In a session on fighting austerity today, Tuesday, delegates at the Unite union's conference voted for opposition to privatisation and campaigning to repeal the Housing Act.
They also voted to organise solidarity with the junior doctors and call on the TUC to build a national demonstration and general strike in 2017 to defend the NHS.
One of the biggest tests for Unite is local government where austerity has hit hardest. Hundreds of Labour councillors are Unite members, including several conference delegates.
The union is campaigning for councils to try harder to avoid cuts. EC member Dick Banks said, "You don't have to be an expert to recognise that more can more done". He pointed to successes in winning Labour councils to agreements on "good industrial relations".
Conference agreed to call on councils to use borrowing and reserves more to avoid cuts, and to join a campaign against the cuts. But some delegates—including former Lambeth council leader Ted Knight— argued that councils needed to pass legal no cuts budgets.
Andy Ford from Warrington listed the services being closed there. "It's not true that they are mitigating the cuts," he said. He pointed to the experience of Kevin Bennett, a councillor who voted against the cuts. "His life was made a misery and he was bullied out of the Labour Party."
Councillors and conference delegates Damien Bailey and David Agleby defended their role. Damien said, "Do not tell me as a Unite councillor to pass a budget that could potentially see my council suspended and some posh KPMG administrators take over"—although no such action had been suggested.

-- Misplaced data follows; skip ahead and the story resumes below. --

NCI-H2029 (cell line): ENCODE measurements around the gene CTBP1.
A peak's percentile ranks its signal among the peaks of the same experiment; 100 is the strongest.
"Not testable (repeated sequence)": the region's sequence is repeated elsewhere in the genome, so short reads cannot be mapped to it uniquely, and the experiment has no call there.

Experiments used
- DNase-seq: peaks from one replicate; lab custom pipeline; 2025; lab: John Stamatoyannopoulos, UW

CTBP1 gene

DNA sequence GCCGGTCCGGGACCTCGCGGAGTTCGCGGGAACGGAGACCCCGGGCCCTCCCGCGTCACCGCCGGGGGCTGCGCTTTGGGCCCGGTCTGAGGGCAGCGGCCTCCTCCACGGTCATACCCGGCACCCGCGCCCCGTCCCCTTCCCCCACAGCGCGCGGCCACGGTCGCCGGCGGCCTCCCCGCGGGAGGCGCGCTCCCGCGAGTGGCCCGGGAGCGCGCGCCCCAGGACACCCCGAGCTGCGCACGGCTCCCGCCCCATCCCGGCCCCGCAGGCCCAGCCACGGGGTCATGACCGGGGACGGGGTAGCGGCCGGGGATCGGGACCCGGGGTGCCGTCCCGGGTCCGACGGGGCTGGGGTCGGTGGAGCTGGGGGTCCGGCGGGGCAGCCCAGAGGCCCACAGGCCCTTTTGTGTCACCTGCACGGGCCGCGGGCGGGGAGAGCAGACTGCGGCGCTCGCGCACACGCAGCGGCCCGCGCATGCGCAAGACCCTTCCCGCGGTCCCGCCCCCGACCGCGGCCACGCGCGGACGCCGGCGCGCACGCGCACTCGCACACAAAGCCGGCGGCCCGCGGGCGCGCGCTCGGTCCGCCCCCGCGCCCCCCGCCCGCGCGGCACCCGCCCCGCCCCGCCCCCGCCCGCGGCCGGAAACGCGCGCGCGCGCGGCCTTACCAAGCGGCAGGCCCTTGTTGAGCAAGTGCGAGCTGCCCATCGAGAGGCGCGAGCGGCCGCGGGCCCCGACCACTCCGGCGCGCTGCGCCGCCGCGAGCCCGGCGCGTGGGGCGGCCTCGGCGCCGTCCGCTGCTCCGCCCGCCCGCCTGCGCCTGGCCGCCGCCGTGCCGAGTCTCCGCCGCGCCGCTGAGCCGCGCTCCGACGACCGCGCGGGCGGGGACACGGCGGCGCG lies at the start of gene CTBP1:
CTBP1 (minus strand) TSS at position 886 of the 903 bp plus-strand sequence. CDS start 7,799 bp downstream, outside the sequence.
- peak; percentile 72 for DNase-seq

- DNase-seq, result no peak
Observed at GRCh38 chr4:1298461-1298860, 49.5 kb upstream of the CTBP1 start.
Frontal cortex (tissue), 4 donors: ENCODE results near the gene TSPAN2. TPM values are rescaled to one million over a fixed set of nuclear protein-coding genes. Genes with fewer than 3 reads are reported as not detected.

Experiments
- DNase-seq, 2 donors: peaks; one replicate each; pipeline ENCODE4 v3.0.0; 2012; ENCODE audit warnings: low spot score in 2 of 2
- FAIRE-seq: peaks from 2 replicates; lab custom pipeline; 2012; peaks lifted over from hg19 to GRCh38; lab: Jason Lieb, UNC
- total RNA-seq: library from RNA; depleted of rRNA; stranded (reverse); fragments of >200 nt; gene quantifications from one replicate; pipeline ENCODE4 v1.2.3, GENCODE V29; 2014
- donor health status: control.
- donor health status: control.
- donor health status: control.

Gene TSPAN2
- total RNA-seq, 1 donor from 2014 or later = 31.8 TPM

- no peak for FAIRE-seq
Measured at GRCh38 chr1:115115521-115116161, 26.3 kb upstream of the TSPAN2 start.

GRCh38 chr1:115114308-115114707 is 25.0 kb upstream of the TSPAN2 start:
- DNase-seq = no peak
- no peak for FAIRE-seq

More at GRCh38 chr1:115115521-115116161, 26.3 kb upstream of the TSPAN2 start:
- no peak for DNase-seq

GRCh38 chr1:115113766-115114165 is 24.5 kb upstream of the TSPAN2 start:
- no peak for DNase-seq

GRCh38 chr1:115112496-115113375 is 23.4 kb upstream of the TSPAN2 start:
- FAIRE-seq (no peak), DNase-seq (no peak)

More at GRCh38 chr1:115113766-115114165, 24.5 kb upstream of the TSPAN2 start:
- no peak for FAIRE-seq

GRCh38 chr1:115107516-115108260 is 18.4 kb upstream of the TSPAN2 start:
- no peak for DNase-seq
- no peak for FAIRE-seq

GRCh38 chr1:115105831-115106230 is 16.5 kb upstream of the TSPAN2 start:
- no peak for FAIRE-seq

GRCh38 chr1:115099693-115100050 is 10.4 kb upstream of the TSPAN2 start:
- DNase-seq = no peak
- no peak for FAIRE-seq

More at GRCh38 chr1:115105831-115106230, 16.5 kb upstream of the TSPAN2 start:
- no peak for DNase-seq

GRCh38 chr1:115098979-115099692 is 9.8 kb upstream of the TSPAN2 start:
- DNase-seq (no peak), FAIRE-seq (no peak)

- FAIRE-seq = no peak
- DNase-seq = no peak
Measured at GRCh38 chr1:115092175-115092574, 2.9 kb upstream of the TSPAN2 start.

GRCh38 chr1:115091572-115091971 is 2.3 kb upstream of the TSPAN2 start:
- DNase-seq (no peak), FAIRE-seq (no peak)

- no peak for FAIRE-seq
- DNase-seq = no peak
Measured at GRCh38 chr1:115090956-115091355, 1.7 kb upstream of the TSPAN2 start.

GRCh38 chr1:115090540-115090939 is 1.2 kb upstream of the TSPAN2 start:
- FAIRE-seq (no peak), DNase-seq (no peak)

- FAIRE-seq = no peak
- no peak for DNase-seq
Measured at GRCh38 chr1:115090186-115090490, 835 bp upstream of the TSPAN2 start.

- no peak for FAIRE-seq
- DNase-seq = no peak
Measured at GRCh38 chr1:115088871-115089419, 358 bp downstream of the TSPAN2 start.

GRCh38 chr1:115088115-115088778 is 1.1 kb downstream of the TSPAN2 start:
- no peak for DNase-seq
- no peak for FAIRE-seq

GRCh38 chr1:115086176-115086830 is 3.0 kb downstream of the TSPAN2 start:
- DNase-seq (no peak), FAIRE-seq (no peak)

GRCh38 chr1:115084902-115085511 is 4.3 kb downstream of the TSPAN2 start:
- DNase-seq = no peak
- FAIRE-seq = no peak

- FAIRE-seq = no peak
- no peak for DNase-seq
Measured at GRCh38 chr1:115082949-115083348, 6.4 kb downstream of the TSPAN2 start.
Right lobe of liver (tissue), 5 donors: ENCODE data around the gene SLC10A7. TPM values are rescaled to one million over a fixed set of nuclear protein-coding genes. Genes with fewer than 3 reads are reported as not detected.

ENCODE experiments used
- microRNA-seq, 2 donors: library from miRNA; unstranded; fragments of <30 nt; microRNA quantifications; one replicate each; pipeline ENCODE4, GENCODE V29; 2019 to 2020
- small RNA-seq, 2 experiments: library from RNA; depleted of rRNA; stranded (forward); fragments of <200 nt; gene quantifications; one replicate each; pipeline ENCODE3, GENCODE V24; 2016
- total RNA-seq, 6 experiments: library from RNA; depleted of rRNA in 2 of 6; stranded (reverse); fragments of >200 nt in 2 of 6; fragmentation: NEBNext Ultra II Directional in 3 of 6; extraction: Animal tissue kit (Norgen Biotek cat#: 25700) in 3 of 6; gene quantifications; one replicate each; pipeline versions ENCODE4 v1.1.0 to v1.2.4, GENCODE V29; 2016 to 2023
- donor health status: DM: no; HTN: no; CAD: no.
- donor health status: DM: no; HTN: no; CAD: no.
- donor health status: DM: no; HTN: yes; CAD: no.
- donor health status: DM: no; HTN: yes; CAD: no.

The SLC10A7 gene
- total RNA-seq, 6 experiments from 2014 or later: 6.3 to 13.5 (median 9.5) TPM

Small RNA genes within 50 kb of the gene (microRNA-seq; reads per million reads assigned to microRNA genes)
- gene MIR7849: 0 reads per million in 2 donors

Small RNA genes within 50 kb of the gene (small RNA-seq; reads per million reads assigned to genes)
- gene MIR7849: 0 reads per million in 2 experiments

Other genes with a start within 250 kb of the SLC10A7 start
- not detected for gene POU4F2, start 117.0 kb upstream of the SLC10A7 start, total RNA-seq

David said, "It is not Labour councillors who are making this happen, it is the Tory government."
Danny Hoggan from Greenwich council Unite responded, "You are making cuts whether you like it or not. You will find it far more liberating to come out of the town hall and join us."
The conference voted down the motion for no cuts budgets, but the policy that was passed can help boost campaigners and workers fighting council cuts.
What strategy to save jobs?
Delegates at the Unite union conference voted for renationalisation of public transport and a public inquiry into the financial crisis.
Many motions dealt with the ongoing tide of job losses in manufacturing, particularly steel. Some workers spoke powerfully about the effect of closures.
But the solutions focused on lobbying against supposedly unsafe "cheap substandard imports" or as one speaker put it "foreign crap".
One composite was criticised for calling for use of "British products and British labour". When asked, EC chair Tony Woodhouse gave "assurances" that this wouldn't be interpreted to mean a return to "British jobs for British workers". The racist slogan had been shamefully used by Unite's previous general secretary Derek Simpson.
Another motion called for lobbying the World Trade Organisation to deny China "market economy status" on technical grounds. One of these was that the Chinese economy includes state ownership and intervention - something Unite campaigns for in Britain. Siding with a bosses' organisation to compete with workers in other countries is a dead end.
The composite motion did include a reference to workers taking action but this was almost entirely absent from the debate. The recurring theme was that the government needs a real "strategy for manufacturing"—but in truth so does Unite.